Tuesday, June 21, 2016

Ruger Mini-14 and Bill's Birthday

Today is Bill Ruger’s 100th birthday! He has been gone since 2002 but his legacy lives on. Now before you hit me with Bill Ruger’s controversial statements and attempt to pacify gun-haters, let me remind you of the great guns Bill is responsible for, the 10-22, The Red Hawk, the Mini-14, these are what I celebrate in Bill Ruger’s life. He changed gun manufacturing regardless of hi “politics”.
With this celebration I present some little known facts about the Mini-14. My, how I love that gun! Some hate it and give their reasons, I have never had the problems that they had with this magnificent weapon.
The Mini-14 was first introduced in 1974 by Ruger. Initial rifles were produced with a complex, exposed bolt hold open device with no button for manual engagement. Stocks were somewhat angular and heat shields were made of wood. These rifles, with serial number prefixes before 181, were tooled and redesigned with a new stock, new bolt hold-open mechanism, and other small changes.
In 2003, Ruger again overhauled the design and the production process to improve accuracy and update the styling while at the same time reducing production costs. The new models, marketed as Ranch Rifles, are based on the previous Ranch models, with integral scope bases. In 2005, the new ranch rifles carried serial numbers beginning with 580. These rifles are sometimes referred to as 580 series ranch rifles. These new models use a modified gas system designed to reduce barrel vibration, and new iron sights.
At an unspecified time in 2007 to 2008, Ruger added a heavier tapered barrel to the series. The heavier barrel had an overall larger diameter with the barrel visibly becoming thicker in the final inches as the barrel approaches the gas block from the muzzle. These changes combined with tighter tolerances result in greater potential accuracy. The new Mini-14 rifles are capable of shooting under 2 MOA (Minute of angle) accuracy. I have a 1980’s model and I have shot 2 MOA for years with it. Sometimes it can shoot 1 MOA.
The Mini-14 proved popular with small-game hunters, ranchers, law enforcement, security personnel, and target shooters.

The name, Mini-14, is derived from the military’s M14 rifle. While developing the Mini-14, Ruger used the M14 as a base model for the new rifle. While incorporating a number of cost-saving alterations and innovations. So, the Mini-14 doesn’t share quite as much in common with the M14 as its name might suggest. Aside from shooting .223 Rem./5.56x45mm NATO rather than .308 Win./7.62x51mm NATO, the rifle uses a Garand style rotating bolt and simplified gas system.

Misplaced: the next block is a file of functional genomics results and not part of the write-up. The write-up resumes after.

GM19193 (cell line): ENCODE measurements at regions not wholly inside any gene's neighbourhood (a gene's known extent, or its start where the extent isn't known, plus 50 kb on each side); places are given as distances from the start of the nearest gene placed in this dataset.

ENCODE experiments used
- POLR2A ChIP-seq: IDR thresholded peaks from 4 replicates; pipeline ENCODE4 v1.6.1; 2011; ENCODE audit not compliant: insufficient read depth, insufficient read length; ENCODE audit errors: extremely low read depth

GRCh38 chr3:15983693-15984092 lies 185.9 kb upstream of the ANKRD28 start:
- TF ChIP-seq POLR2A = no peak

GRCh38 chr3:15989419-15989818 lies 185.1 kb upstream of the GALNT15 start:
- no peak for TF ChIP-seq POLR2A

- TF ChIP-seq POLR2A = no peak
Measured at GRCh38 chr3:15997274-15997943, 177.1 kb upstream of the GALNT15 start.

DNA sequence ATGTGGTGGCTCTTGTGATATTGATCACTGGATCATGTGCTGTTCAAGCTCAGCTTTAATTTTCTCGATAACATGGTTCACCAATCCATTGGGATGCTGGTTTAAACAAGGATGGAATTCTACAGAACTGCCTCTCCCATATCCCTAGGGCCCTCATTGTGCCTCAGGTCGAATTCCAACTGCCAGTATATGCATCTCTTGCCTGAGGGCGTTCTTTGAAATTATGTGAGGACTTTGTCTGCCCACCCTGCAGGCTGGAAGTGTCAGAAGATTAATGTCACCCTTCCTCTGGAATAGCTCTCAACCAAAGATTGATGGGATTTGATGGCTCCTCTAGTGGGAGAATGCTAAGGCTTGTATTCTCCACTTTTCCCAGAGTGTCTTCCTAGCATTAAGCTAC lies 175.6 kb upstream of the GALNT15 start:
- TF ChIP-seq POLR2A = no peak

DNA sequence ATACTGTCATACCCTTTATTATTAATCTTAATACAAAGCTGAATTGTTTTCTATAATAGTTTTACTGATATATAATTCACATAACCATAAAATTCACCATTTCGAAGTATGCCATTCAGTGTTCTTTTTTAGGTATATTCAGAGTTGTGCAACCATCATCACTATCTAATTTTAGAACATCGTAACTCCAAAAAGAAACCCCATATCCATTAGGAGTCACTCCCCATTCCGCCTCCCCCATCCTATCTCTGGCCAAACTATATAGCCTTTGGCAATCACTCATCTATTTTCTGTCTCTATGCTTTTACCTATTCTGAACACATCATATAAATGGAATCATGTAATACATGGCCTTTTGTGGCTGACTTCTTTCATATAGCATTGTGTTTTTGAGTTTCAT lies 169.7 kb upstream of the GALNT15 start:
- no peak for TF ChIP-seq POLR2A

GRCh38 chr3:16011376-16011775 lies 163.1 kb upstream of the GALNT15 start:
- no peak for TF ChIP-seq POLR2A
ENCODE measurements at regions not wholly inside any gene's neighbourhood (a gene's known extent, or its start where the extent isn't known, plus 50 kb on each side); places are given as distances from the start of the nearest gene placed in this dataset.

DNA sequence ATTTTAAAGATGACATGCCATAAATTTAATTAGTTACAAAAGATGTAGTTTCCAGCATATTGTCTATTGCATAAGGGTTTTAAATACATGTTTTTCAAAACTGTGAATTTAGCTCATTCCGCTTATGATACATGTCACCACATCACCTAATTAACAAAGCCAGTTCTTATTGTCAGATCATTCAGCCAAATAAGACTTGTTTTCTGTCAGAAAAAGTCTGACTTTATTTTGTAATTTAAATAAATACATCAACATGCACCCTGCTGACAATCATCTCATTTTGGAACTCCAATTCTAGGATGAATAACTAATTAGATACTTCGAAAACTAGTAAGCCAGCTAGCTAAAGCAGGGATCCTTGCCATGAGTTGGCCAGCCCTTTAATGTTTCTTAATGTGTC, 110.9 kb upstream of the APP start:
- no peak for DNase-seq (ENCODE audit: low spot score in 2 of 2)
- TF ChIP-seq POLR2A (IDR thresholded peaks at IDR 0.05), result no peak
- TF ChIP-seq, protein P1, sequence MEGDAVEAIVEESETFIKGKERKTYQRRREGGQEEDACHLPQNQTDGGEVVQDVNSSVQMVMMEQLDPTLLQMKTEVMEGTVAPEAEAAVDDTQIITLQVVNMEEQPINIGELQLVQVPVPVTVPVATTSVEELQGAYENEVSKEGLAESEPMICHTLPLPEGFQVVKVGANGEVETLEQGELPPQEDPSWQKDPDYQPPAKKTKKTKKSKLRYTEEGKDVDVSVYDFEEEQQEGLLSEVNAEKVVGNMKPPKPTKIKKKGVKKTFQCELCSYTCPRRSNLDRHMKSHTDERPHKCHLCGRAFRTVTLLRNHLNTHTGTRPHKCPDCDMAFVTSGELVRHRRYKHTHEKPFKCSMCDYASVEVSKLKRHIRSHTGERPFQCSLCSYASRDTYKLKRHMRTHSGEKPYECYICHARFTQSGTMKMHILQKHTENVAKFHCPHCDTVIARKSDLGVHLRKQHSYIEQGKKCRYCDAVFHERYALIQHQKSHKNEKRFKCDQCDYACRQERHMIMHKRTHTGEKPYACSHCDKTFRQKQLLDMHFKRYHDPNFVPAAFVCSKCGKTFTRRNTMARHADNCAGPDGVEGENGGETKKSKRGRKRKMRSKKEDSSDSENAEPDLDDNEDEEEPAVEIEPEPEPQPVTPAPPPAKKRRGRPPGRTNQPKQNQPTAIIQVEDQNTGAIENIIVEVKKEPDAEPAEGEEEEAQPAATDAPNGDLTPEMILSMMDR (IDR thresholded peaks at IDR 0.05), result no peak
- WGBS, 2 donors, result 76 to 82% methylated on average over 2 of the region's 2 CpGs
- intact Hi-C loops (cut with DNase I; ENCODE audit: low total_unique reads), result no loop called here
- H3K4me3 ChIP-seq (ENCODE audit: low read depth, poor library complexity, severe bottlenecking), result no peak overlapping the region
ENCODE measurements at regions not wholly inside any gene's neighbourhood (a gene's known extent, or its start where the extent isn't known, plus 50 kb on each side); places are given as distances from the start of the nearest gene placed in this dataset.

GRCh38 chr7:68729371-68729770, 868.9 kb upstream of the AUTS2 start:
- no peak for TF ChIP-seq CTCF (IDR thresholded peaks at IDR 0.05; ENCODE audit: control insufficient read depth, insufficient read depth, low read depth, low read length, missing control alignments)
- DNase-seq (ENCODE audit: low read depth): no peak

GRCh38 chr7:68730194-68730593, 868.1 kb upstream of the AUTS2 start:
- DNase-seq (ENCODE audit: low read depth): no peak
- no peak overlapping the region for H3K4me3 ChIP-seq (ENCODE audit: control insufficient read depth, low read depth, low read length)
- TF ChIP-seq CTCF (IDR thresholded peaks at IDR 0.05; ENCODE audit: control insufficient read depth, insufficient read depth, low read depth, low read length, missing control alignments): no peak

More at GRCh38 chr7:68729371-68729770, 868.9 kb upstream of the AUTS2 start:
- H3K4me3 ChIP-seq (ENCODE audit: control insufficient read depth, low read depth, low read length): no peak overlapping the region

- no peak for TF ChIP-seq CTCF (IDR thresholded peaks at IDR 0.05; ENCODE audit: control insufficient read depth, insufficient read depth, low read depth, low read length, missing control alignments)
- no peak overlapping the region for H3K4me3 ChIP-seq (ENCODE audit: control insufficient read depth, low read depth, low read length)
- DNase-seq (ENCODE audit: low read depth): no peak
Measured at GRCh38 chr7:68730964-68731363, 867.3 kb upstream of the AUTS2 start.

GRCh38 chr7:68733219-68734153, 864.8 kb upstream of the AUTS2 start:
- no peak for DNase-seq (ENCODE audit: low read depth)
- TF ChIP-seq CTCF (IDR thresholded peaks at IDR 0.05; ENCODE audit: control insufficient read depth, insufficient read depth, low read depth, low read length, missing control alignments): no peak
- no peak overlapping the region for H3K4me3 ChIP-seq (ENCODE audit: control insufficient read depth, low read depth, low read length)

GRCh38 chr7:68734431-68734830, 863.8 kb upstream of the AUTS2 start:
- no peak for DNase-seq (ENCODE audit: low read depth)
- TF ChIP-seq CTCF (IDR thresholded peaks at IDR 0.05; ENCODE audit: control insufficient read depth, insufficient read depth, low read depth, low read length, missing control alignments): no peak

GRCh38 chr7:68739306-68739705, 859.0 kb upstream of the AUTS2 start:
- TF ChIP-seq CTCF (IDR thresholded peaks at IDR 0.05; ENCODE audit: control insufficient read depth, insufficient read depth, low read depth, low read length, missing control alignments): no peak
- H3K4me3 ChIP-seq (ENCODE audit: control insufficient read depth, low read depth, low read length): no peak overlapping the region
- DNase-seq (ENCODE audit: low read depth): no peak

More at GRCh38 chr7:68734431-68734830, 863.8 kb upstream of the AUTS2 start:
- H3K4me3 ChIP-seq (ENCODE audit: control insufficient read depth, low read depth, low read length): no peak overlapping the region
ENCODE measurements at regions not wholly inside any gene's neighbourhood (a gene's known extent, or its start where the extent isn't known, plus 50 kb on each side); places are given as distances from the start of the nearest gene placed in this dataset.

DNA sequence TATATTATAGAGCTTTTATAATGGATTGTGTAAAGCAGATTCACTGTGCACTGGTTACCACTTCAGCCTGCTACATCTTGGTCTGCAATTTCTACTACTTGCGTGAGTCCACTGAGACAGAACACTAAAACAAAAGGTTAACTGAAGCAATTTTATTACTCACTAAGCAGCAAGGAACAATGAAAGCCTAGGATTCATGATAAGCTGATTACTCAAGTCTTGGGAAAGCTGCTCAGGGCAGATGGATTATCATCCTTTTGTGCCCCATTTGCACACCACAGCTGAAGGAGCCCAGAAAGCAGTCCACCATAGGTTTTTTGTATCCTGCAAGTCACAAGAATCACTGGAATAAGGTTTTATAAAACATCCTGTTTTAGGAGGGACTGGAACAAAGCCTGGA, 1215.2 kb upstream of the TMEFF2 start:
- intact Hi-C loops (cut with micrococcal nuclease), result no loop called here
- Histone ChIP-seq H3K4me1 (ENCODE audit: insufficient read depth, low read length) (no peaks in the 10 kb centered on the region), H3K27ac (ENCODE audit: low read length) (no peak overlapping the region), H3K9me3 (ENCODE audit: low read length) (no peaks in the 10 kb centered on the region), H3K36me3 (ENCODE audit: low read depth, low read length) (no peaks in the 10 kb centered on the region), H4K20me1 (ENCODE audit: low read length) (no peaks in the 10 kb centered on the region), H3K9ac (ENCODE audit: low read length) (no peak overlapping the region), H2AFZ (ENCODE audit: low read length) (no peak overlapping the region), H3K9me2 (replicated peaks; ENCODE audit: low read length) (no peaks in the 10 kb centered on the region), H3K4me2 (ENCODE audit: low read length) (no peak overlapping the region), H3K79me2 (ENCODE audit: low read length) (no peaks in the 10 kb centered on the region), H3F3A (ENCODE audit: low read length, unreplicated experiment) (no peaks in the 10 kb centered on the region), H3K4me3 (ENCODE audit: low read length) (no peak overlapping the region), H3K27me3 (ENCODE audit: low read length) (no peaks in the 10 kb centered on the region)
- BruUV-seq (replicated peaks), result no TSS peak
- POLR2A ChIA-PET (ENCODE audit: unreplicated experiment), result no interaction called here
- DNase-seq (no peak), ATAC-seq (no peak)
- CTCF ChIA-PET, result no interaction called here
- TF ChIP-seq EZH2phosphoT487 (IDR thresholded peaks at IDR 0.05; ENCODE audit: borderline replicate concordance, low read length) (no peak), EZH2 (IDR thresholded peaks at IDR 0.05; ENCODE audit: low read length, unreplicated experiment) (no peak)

Bill Ruger felt that, with better timing, the Mini-14 would have been the military’s choice as a successor to the M14. As we all know, history favored the AR-15 design that Colt had purchased from ArmaLite, instead, and the M16 was born.
The Mini-30, an evolution of the Mini-14, developed its own following upon its introduction in 1987. The Mini Thirty’s 7.62×39 mm chambering made it popular with owners of the venerable AK-47 build, but it made an impact on hunters, too. The cartridge’s ballistics were deemed more suitable for deer and similar game than the Mini-14’s .223 Rem.
The infamous 1986 FBI Miami shootout nearly single-handedly spurred the FBI and police departments around the country to begin carrying more powerful handguns and carbines. Why? During the fight, bank robber Michael Lee Platt did most of the regrettable incident’s damage while armed with his Mini-14, which possessed significantly more firepower than anything the responding law enforcement officials had brought with them.
At one point, Ruger began developing versions of the Mini-14 that were to be chambered in .308 Win. and .243 Win. Unfortunately, mechanical and production issues kept the rifles from ever being produced.
Like most of history’s more famous firearms, the Mini-14 has made its rounds in Hollywood. Versions of the rifle have popped up on screens large and small throughout the years, though the Mini-14’s most notable appearances probably came on “The A-Team.” During the show’s run, “Hannibal” Smith, Templeton “Faceman” Peck, “Howling Mad” Murdock and “B.A.” Baracus were all seen with at least one prop variant of the rifle. What beats Mr. T and a Mini-14? That’s a rhetorical question, mind you.
It’s possible, though difficult, to find a Ruger Mini-14 chambered in the .222 Remington cartridge. In an attempt to broaden its marketplace, Ruger once produced a number of rifles in .222 Rem. for sale in countries that prohibit civilian ownership of firearms that chamber military cartridges. The practice is a thing of the past, making Mini-14’s chambered in .222 Rem. one of the model’s rarest variants.
Bill Ruger is truly an innovator in the gun industry. I choose to ignore the ideas of his that I don’t agree with, and remember the great Ruger’s that I own and shoot.

Semper Paratus
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